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GoPro has completely revolutionized the photography & video world.
I’ve been using one to record my adventure travel experiences for the past three years. It’s gone scuba diving with me, surfing, on public transportation, trekking up mountains, volcano boarding, skydiving, boating, rock climbing, snorkeling, hitchhiking and more.
Two of my images have even been featured on GoPro’s website as their “Photo of the Day”.
With a bit of practice, a GoPro allows anyone to get incredible action shots that were once only reserved for pros with very expensive gear. To maximize your success, I wanted to share a few tips to help you get the most out of this amazing camera.
Save Your Battery Life
GoPro cameras are incredibly small, but so are their batteries. To reduce your camera’s power drain and extend battery life, remember to turn off Wi-Fi when you’re not using it.
I also recommend turning off the camera’s sound and red LED indicator lights when not absolutely needed. You can still tell when the camera is on by looking at its LCD screen.
Finally, make sure you’ve got at least two batteries with you, and always remember to charge them up the night before.
Fog will develop inside the plastic housing if your GoPro is exposed to changing temperatures and humid environments. When using it on a sunny day while surfing, for example, condensation can build up inside the housing due to the warm battery.
To help prevent this phenomenon, GoPro makes special no-fog inserts that work pretty well. In an emergency, a few grains of dry rice or slivers of toilet paper are better than nothing.
If you know you’ll be using it in a fog-inducing environment, I also recommend storing the camera and case inside a plastic ziplock bag with desiccant packs made from silica gel to further dry everything out when you’re not using it.
A GoPro will survive down to 180 ft/60 meters deep when inside its underwater housing, but image quality suffers without external lighting below a certain depth.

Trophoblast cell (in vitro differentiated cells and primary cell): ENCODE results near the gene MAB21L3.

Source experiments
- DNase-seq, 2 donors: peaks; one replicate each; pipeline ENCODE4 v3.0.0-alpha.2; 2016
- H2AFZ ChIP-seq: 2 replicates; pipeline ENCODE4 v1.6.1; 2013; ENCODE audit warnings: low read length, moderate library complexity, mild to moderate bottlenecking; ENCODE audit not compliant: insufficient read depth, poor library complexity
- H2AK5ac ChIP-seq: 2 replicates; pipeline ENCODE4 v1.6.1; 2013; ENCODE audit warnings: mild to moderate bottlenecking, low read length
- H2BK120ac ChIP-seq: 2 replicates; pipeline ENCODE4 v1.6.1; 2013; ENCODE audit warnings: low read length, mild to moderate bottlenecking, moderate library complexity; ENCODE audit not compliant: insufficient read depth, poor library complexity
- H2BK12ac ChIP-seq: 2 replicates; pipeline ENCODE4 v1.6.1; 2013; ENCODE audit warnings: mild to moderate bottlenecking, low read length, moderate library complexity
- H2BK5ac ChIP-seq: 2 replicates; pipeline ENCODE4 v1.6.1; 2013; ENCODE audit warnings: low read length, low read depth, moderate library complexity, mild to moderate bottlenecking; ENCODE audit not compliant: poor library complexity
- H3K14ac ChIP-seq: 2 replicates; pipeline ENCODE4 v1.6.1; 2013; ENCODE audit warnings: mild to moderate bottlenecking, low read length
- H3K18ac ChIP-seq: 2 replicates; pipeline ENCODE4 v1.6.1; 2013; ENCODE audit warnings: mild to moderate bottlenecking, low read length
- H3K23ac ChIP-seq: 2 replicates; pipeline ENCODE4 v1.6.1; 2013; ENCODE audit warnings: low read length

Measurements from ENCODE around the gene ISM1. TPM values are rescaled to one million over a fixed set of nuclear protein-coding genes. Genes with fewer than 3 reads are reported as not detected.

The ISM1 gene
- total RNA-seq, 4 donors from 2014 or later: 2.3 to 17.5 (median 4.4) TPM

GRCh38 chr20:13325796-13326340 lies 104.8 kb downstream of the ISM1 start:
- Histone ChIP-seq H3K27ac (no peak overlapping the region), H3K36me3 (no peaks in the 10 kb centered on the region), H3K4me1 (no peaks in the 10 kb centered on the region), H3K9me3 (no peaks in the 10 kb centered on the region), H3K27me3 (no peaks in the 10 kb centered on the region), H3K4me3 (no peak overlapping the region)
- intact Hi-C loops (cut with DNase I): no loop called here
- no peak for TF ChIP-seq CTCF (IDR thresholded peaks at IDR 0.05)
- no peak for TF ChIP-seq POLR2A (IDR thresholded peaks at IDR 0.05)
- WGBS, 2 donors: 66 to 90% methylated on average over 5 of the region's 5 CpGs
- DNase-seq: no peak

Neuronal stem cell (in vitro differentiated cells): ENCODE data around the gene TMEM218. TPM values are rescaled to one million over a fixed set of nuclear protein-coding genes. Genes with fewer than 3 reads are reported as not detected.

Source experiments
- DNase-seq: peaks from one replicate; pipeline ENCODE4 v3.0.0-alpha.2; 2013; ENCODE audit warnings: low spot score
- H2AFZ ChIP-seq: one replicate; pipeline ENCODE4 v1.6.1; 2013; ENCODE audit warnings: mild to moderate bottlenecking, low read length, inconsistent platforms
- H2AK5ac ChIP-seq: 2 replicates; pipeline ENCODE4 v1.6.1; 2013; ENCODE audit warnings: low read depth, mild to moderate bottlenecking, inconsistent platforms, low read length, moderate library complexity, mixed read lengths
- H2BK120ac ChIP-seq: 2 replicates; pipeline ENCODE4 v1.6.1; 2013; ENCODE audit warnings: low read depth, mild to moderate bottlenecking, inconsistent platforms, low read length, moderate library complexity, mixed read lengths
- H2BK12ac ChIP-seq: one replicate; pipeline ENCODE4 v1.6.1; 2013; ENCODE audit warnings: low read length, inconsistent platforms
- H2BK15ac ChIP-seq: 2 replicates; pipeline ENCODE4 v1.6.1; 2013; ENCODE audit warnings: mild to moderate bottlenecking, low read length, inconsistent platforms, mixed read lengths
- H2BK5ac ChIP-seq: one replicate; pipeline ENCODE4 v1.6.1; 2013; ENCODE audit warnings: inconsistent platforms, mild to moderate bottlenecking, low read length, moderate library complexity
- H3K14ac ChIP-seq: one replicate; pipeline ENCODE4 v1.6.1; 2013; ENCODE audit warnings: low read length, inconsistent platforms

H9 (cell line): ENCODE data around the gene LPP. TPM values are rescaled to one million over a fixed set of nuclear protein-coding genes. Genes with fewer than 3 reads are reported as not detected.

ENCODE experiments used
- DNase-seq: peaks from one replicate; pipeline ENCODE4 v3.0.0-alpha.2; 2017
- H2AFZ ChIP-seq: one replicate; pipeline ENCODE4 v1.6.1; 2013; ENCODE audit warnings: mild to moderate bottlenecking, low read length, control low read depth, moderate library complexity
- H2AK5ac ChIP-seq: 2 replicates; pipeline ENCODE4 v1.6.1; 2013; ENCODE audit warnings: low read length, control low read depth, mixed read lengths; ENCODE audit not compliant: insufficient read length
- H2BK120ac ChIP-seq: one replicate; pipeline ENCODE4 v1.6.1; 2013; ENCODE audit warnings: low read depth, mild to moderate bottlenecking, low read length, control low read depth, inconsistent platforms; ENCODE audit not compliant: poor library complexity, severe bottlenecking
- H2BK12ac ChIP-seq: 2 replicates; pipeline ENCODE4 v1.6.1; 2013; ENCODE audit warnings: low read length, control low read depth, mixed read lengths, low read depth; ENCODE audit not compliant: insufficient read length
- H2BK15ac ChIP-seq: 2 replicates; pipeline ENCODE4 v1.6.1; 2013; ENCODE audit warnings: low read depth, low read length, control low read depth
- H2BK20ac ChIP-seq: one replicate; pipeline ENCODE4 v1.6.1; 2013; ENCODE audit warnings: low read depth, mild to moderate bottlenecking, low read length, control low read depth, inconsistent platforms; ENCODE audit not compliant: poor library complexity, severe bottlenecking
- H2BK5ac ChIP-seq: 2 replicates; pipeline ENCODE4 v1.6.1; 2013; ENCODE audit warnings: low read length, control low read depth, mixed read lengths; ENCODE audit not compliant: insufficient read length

Generally I find that once you go deeper than 40-50 feet on a sunny day, you’ll start to have problems. The camera’s shutter speed slows down to capture enough light underwater, and slight movements will result in blurry photos. Holding it as steady as possible is important.
Red light also gets absorbed underwater the deeper you go, giving a blue hue to all your images/video. This can be reduced with a red filter, as well as underwater color correction in post-processing.
We’ve got more underwater photography tips here.
Tighten the Screws
As a dedicated action & adventure camera, your GoPro can handle a lot of abuse. To keep it aimed where you want, though, make sure to tighten all mounting screws with a small screwdriver so the camera doesn’t suddenly move around at the wrong moment.
Pack Plenty of Mounts
I’ve experimented a lot with mounting options for my GoPro. To keep weight down but allow the camera to be mounted in many different situations, these are my favorites:
- The Pedco Ultra Clamp is a quick and easy way to clamp your GoPro down onto almost anything. You’ll need the GoPro tripod adapter too.
- The Chest Mount is nice, but it’s a bit big and bulky for me, so I use the Vented Helmet strap to attach my GoPro to a backpack shoulder strap for biking & hiking.
- A collection of assorted curved and flat sticky mounts is also good to have with you. When done using one, you can remove the mount with a hairdryer and a knife (for example when renting helmets, kayaks, or other equipment).
- Some kind of camera extender will help with selfie photos, plus you can get perspectives that aren’t possible otherwise. I’ve tried most of the options out there, and my favorite is the QuickPod. It’s more rugged than others, but still packs down pretty small.
- I’ve also put together my own custom RAM Mount system. It’s a bit complicated to explain, but you can read more about it here.